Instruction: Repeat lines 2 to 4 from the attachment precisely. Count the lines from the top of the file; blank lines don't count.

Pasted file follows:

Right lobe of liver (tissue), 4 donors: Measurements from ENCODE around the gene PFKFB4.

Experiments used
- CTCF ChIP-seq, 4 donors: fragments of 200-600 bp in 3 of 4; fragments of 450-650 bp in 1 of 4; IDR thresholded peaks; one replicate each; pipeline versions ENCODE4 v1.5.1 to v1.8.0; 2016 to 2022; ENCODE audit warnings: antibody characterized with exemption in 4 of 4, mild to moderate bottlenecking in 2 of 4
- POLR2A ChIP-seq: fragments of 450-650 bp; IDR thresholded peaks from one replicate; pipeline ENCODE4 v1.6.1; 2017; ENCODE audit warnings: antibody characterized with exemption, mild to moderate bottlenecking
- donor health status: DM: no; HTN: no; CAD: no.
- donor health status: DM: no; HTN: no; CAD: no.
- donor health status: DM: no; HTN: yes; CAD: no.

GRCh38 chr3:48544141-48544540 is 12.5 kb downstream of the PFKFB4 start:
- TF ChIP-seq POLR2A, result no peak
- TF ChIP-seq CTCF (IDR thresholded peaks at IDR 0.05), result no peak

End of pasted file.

Experiments used
- CTCF ChIP-seq, 4 donors: fragments of 200-600 bp in 3 of 4; fragments of 450-650 bp in 1 of 4; IDR thresholded peaks; one replicate each; pipeline versions ENCODE4 v1.5.1 to v1.8.0; 2016 to 2022; ENCODE audit warnings: antibody characterized with exemption in 4 of 4, mild to moderate bottlenecking in 2 of 4
- POLR2A ChIP-seq: fragments of 450-650 bp; IDR thresholded peaks from one replicate; pipeline ENCODE4 v1.6.1; 2017; ENCODE audit warnings: antibody characterized with exemption, mild to moderate bottlenecking